Steve Kerr was back to his head coaching job with the Golden State Warriors on Friday night following several long months of rehabilitation due to complications from back surgery to address a ruptured disk. Team members, fans and the media all showered him with attention upon his triumphant return to the sidelines for a spectacular 122-110 win over the Indiana Pacers.
What happened during Kerr’s surgery?
Last July, Kerr underwent surgery after telling reporters he couldn’t participate in an upcoming charity golf tournament because he’d “thrown out” his lower back and was unable to walk more than 30 yards at a time. Though only 49, Kerr brushed off the injury as part of “getting old.” (Just a guess, but the 15 seasons he spent as an NBA player may also have had something to do with it.)
Read why pro athletes are subject to frequent back spasms and other injuries here.
Unfortunately, a surgical complication would keep him away from the game far longer than he’d anticipated. During the operation, Kerr’s dura – the membrane surrounding the spinal cord – was accidentally nicked, allowing some of his cerebrospinal fluid to leak out over the following days. This leakage caused the pressure around his brain and spinal cord to decline, giving him severe headaches and fatigue that prompted a diagnosis of the problem and a second surgery to repair it in early September.
How common is this complication?
An incidental dural tear is a relatively rare occurrence in disk surgeries, but a known risk factor in all spine surgery. In fact, it’s extremely difficult not to nick the dural sac while performing a delicate spine procedure. However, when a tear is detected during the operation, the surgeon can repair it immediately, with a nominal impact on the patient’s healing process. But when, as in Kerr’s case, the tear is not seen during the surgery and does not heal itself quickly, the patient will experience “spinal headaches” caused by the change in pressure around the cord and brain.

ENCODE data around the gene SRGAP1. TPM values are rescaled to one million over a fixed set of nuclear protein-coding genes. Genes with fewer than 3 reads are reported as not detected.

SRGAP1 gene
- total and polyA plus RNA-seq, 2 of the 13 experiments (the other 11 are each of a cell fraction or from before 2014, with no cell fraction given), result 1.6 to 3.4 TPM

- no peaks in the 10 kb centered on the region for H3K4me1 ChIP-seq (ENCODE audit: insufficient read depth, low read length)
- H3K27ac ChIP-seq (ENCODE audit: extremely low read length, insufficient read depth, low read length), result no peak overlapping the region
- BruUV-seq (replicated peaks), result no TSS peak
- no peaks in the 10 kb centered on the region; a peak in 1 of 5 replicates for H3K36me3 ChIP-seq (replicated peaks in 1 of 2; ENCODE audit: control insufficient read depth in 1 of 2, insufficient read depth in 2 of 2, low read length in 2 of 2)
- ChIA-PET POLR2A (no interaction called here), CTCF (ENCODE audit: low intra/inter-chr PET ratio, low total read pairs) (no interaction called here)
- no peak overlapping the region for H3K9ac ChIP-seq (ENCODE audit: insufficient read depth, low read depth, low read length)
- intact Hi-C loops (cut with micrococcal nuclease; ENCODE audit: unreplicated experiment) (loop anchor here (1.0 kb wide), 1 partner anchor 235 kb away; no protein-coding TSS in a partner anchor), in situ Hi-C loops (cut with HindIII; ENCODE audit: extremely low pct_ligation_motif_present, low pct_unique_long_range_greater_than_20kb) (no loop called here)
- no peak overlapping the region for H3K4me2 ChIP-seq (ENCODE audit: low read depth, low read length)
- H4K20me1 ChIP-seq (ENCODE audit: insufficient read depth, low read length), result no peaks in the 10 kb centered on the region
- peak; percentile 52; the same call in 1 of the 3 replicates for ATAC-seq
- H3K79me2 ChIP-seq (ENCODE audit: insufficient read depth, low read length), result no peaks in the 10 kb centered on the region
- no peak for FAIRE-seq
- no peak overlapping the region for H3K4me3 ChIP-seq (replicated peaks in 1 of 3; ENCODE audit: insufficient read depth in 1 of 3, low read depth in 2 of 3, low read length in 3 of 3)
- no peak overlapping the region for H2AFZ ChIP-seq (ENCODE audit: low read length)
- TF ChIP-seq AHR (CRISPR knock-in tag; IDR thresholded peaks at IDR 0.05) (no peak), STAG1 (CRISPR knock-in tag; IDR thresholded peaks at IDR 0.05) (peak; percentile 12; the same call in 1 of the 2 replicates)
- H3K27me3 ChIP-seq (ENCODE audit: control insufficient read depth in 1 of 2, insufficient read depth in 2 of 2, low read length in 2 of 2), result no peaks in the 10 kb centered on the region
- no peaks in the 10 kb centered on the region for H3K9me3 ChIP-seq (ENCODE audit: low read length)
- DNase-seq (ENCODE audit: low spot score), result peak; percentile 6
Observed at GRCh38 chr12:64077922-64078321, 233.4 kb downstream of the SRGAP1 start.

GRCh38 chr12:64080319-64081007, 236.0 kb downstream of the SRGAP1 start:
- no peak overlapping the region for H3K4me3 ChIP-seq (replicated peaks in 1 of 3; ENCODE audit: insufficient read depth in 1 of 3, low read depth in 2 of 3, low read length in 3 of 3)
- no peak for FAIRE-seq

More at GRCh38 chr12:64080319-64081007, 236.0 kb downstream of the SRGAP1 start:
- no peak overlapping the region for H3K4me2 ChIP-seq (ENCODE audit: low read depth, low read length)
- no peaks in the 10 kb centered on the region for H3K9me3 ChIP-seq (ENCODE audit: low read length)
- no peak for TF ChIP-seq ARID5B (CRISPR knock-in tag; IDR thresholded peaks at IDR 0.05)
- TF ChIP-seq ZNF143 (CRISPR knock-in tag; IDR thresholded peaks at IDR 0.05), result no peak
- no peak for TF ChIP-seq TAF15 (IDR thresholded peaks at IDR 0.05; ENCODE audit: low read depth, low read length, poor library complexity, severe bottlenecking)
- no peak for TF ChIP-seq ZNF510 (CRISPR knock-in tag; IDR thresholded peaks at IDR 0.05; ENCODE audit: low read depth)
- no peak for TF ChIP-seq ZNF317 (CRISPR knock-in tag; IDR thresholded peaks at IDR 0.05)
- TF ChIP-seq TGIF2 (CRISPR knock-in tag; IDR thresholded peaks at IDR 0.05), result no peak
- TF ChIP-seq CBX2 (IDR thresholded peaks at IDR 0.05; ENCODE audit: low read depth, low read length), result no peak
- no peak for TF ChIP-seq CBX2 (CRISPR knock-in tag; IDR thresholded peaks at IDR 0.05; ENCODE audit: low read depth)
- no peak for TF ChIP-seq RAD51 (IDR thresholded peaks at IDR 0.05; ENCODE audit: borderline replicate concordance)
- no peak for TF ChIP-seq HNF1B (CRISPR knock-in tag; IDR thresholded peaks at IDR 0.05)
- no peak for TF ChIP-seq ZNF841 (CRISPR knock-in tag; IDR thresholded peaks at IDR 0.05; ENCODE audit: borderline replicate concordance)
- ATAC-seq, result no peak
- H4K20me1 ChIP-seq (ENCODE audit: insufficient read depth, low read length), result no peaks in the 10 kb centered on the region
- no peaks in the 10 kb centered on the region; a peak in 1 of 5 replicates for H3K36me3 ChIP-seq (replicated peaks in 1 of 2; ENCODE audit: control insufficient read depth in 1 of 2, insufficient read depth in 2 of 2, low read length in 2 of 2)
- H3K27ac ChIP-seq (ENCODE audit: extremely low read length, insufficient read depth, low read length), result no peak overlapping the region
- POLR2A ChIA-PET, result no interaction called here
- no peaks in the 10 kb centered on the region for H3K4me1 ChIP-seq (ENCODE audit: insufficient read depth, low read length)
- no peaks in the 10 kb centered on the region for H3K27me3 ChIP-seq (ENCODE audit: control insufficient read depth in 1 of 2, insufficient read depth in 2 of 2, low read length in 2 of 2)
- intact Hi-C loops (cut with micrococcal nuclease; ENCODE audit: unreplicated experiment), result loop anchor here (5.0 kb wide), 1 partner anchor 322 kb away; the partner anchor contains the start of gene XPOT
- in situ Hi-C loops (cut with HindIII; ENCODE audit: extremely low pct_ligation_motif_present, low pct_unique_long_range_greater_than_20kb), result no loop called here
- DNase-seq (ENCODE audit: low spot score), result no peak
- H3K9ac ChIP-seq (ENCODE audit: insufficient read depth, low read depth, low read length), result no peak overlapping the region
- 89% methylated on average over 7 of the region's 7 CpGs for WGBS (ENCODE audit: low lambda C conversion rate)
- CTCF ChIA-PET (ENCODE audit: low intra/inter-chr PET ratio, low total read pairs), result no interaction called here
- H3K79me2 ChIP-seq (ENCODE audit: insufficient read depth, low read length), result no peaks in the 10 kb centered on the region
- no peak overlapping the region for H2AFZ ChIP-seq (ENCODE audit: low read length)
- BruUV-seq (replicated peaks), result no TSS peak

Thankfully, Kerr’s tear was discovered fairly quickly after his initial surgery and he underwent a second operation right away to repair it. Yet he had no choice but to take a leave of absence while recovering from the effects of the leak and his second operation in two months.
Get great tips for keeping your spine healthy as you age in our recent blog post.
Back to the court with some good advice
Returning to the bench after missing so much of the season, the winning second-year head coach was confident about his back as well as his team. And during a pre-game media session on Friday, he wasn’t so focused on the Pacers that he couldn’t offer some good advice to a reporter who he knew suffered back problems similar to his own. “How’s your back?” he asked the reporter. “Keep doing your rehab!”
Steve Kerr welcomed back by Warriors after long absence (01/23/2016). Retrieved from Yahoo! Sports: http://sports.yahoo.com/news/steve-kerr-welcomed-back-by-warriors-after-long-absence-050609238.html
Are Dural Tears and Cerebrospinal Fluid Leaks Something to Worry About? (12/29/2014). Retrieved from About.com: http://backandneck.about.com/od/backandnecksurgeryfaq/f/Cerebrospinal-Fluid-Leaks-Dural-Tear.htm
CSF leak(n.d.). Retrieved from MedlinePlus/U.S. National Library of Medicine: https://www.nlm.nih.gov/medlineplus/ency/article/001068.htm
Steve Kerr: No timetable for return after spinal fluid leak(10/12/2015). Retrieved from ESPN.com: http://espn.go.com/nba/story/_/id/13862374/steve-kerr-golden-state-warriors-says-spinal-fluid-leak-led-leave-absence